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Yakovlev Yak-12

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Yak-12 (Як-12)
Yak-12 (basic model) at the Polish Aviation Museum
Type Utility aircraft
Manufacturer Yakovlev, WSK-Okęcie, Shenyang
Maiden flight 1947
Introduced 1947
Status In use in civilian aviation
Primary user Soviet Air Force
Number built 4,992 (without China)
Developed from Yakovlev Yak-10
Variants PZL-101 Gawron

The Yakovlev Yak-12' (Russian: Як-12, also Jak-12, NATO reporting name "Creek") is a light multirole STOL aircraft used by the Soviet Air Force, Soviet civilian aviation, and other countries from 1947 onwards.

Design and development

The Yak-12 was designed by Aleksandr Yakovlev's team to meet a requirement of the Soviet Air Force of 1944 for a new liaison and utility plane, to replace the obsolete Po-2 biplane. It was also meant to be used in civil aviation as a successor to Yakovlev's AIR-6 of 1934, built in a relatively small series. Yakovlev's first proposal was a 4-seater high-wing Yak-10 (first named Yak-14), built in January 1945. It won the competition with a low-wing Yak-13, based on the same fuselage, and a series of 40 Yak-10s were produced[1], powered with a Shvetsov M-11M radial engine (108 kW, 145 hp).

In 1947, Yakovlev developed a new aircraft to replace the Yak-10. This was fitted with a more powerful 119 kW (160 hp) M-11FR radial, a new wing and undercarriage, and a fuselage with a revised shape (lower tail section). The new plane was designated Yak-12, first flying in 1947 [1]. 788 of the basic variant were produced, including military observation planes, some Yak-12S air ambulances, Yak-12SKh agricultural aircraft, and Yak-12GR floatplanes. A distinguishing feature of the basic Yak-12, just like Yak-10, were engine cylinders with individual cowlings. It was a plane of a mixed construction and could take 1 or 2 passengers, apart from a pilot.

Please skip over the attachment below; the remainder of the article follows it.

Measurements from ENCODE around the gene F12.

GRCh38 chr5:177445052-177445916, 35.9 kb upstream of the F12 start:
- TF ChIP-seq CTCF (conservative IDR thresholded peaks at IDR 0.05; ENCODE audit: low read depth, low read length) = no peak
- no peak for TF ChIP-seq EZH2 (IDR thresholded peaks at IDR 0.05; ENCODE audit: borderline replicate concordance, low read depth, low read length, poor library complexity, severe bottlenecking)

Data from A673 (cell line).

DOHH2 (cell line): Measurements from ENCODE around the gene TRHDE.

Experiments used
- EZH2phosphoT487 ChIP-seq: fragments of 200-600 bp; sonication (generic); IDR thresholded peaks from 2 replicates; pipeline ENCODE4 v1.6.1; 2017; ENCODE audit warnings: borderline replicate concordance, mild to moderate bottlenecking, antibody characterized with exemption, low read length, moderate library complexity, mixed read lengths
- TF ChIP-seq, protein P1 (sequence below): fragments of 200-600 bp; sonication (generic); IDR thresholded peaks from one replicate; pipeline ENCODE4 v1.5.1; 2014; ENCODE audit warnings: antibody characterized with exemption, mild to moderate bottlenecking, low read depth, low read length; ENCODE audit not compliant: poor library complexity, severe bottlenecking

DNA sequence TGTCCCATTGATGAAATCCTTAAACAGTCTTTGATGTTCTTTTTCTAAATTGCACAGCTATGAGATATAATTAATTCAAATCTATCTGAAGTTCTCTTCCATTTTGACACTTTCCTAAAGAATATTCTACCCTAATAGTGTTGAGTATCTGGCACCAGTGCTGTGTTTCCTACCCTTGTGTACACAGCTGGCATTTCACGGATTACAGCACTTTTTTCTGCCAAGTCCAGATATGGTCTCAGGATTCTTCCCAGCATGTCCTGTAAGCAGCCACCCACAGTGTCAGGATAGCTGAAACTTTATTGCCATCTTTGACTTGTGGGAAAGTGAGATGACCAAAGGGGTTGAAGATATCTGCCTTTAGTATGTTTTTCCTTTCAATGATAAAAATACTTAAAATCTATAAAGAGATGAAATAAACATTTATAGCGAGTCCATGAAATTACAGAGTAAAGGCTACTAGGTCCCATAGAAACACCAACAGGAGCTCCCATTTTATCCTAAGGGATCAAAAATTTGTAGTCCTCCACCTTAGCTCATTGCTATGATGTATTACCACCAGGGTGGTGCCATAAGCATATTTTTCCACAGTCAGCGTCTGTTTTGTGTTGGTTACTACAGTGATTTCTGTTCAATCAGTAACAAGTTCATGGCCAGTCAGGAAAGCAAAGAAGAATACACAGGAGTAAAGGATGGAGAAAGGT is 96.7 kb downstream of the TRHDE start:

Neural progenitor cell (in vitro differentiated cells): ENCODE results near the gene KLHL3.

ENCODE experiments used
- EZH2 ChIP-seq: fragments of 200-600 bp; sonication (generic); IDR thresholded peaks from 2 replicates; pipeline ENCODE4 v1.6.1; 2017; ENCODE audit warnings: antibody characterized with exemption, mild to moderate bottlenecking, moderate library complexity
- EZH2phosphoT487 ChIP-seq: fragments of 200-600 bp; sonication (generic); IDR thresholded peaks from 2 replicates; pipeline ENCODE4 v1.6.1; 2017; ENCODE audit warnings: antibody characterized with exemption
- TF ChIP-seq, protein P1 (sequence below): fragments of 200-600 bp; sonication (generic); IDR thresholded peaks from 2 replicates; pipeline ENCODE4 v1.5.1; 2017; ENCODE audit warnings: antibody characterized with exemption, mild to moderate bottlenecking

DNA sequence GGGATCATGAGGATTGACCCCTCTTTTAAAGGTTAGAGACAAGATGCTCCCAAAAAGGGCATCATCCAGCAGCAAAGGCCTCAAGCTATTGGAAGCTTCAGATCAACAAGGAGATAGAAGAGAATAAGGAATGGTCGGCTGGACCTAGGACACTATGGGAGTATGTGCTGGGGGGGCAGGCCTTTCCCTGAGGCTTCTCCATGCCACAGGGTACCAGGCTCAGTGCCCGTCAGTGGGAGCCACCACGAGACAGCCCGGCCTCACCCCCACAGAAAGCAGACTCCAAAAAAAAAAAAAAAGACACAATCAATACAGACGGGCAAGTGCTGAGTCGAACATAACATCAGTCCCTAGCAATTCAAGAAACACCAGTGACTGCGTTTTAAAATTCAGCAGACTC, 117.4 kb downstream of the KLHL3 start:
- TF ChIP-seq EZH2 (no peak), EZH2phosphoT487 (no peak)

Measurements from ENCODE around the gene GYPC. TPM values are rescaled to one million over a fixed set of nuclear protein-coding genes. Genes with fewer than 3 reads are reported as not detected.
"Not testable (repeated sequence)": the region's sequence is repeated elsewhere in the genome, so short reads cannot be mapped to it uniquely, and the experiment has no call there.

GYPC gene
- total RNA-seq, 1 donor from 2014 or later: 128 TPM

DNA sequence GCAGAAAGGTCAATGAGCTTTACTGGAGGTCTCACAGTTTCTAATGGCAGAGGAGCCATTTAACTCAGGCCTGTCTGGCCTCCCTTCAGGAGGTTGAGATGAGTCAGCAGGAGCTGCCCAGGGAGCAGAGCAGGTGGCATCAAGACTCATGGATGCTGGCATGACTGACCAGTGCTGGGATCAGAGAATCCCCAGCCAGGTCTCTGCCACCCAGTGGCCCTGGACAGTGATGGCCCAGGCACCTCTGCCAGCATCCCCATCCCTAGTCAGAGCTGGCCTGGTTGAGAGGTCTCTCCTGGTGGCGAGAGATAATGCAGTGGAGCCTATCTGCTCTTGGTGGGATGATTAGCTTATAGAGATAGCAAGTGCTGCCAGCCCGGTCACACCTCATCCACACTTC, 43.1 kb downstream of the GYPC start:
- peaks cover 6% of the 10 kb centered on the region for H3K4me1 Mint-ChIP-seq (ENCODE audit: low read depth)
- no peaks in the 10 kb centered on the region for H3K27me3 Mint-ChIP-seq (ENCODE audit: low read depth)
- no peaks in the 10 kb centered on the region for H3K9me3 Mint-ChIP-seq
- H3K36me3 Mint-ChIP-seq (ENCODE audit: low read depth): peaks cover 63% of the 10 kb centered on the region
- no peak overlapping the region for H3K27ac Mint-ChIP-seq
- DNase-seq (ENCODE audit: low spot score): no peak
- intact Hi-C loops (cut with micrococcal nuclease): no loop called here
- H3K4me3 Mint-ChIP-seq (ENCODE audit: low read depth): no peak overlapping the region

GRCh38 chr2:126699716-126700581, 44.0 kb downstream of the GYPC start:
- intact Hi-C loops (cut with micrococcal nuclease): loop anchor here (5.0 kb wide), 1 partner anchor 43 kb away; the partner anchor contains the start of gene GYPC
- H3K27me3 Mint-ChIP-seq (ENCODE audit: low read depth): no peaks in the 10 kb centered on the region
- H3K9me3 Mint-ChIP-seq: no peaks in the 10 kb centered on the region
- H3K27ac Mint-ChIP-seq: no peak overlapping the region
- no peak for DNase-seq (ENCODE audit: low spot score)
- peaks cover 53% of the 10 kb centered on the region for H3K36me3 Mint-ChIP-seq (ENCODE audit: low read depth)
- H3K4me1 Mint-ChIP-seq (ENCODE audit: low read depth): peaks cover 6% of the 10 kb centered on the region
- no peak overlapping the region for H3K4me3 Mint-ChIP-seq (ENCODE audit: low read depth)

The next generation Yak-12 entered production in 1952, starting with the Yak-12R. It was fitted with a new 194 kW (260 hp) Ivchenko AI-14R radial, completely contained within the fuselage, and all-metal construction. The wing area increased (from 21.6 m² to 23.8 m²). This variant had the least wing loading of all Yak-12s and therefore, the best STOL performance (take-off run 52 m, landing 81 m).

After being lengthened to improve weight distribution, with further strengthening of the structure and other minor changes, from 1955 the Yak-12M ("modified") was produced. A visible difference was a lengthened curved tailfin. This variant became more universal, offering a bigger payload. It took a pilot and 3 passengers and could be fitted with twin controls for training, a stretcher for an ambulance role or an agricultural spraying device. It became the most numerous variant.

The last generation, produced from 1957, was the Yak-12A. It was an aerodynamically refined variant, with a slimmer fuselage and a new wing [1]. The cowling was smaller diameter. The rectangular wings were fitted with trapezoidal ends and automatic slats, also single struts replaced twin struts. Navigation equipment and controls were improved, and performance also increased. In the USSR, 3,801 of Yak-12s were built in all models (including 3,013 Yak-12R, M and A). An experimental Yak-12B biplane was also developed, but not produced.

The Yak-12M was licence-built from 1956 in Poland in the WSK-4 Okecie, as the Jak-12M (Polish spelling of Russian name). From 1959, the Yak-12A was built in Poland as the Jak-12A (1,054 Jak-12Ms and 137 Jak-12As), most for export to the USSR. In 1958, further development of the Yak-12M was carried out in Poland, becoming the PZL-101 Gawron.

The Yak-12 was also produced in China as Shenyang type 5.

Operational history

Yak-12s first entered service in the Soviet Air Force as a liaison and artillery observation plane. Then, they were used also in the Soviet civilian aviation - mostly in the DOSAAF aero club for transport, pilot training, parachute training, and glider towing. They were also used as air ambulances and agricultural aircraft.